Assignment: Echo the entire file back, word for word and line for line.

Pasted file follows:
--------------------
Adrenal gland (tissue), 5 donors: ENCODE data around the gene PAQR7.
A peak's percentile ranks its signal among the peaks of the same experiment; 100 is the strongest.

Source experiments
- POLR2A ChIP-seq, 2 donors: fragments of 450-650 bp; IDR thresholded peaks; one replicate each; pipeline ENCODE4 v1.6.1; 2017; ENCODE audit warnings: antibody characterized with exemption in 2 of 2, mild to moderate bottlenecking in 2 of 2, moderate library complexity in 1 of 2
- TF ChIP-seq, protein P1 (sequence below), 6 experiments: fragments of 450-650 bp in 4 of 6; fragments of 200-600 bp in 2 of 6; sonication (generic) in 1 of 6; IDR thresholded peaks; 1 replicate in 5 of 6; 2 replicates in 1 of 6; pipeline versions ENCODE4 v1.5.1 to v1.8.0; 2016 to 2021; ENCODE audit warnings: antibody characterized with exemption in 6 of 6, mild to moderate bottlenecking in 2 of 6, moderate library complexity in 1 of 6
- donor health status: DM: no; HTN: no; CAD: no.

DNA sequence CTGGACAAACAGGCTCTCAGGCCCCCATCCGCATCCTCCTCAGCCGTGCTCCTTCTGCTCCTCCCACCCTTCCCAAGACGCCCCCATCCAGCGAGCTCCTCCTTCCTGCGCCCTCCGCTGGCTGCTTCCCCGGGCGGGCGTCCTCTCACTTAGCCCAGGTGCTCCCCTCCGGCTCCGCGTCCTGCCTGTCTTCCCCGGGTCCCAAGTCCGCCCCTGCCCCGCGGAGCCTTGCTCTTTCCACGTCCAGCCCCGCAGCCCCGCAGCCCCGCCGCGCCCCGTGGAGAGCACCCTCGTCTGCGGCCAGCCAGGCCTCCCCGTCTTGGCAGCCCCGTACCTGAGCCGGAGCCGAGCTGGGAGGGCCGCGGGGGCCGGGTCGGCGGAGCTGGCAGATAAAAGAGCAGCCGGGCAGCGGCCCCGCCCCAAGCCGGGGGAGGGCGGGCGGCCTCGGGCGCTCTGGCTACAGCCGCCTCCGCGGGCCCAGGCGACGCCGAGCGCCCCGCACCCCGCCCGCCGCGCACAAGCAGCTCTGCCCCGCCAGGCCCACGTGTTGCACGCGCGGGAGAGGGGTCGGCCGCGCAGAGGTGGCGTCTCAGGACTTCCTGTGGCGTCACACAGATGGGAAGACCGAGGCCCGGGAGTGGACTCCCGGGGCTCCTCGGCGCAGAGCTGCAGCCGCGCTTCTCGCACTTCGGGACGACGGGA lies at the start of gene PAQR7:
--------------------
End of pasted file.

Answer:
Adrenal gland (tissue), 5 donors: ENCODE data around the gene PAQR7.
A peak's percentile ranks its signal among the peaks of the same experiment; 100 is the strongest.

Source experiments
- POLR2A ChIP-seq, 2 donors: fragments of 450-650 bp; IDR thresholded peaks; one replicate each; pipeline ENCODE4 v1.6.1; 2017; ENCODE audit warnings: antibody characterized with exemption in 2 of 2, mild to moderate bottlenecking in 2 of 2, moderate library complexity in 1 of 2
- TF ChIP-seq, protein P1 (sequence below), 6 experiments: fragments of 450-650 bp in 4 of 6; fragments of 200-600 bp in 2 of 6; sonication (generic) in 1 of 6; IDR thresholded peaks; 1 replicate in 5 of 6; 2 replicates in 1 of 6; pipeline versions ENCODE4 v1.5.1 to v1.8.0; 2016 to 2021; ENCODE audit warnings: antibody characterized with exemption in 6 of 6, mild to moderate bottlenecking in 2 of 6, moderate library complexity in 1 of 6
- donor health status: DM: no; HTN: no; CAD: no.

DNA sequence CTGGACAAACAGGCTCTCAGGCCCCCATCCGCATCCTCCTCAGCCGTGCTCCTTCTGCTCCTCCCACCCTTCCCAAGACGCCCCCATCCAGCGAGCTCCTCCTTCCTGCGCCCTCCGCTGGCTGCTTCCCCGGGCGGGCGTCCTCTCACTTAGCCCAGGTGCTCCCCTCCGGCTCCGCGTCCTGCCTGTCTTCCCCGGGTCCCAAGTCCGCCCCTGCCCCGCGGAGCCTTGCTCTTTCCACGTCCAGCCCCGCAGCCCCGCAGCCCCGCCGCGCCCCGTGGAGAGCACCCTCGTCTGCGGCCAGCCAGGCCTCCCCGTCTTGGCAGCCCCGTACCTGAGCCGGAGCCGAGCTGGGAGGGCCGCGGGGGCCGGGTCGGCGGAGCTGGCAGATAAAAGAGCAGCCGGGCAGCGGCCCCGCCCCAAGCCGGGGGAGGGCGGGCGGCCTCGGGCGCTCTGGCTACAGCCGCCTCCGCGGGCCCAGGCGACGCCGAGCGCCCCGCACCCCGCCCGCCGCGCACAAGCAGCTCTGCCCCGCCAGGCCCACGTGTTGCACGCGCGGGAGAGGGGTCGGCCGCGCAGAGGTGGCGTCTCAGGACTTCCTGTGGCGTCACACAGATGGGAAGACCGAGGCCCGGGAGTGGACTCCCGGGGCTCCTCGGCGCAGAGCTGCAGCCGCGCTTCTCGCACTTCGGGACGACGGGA lies at the start of gene PAQR7: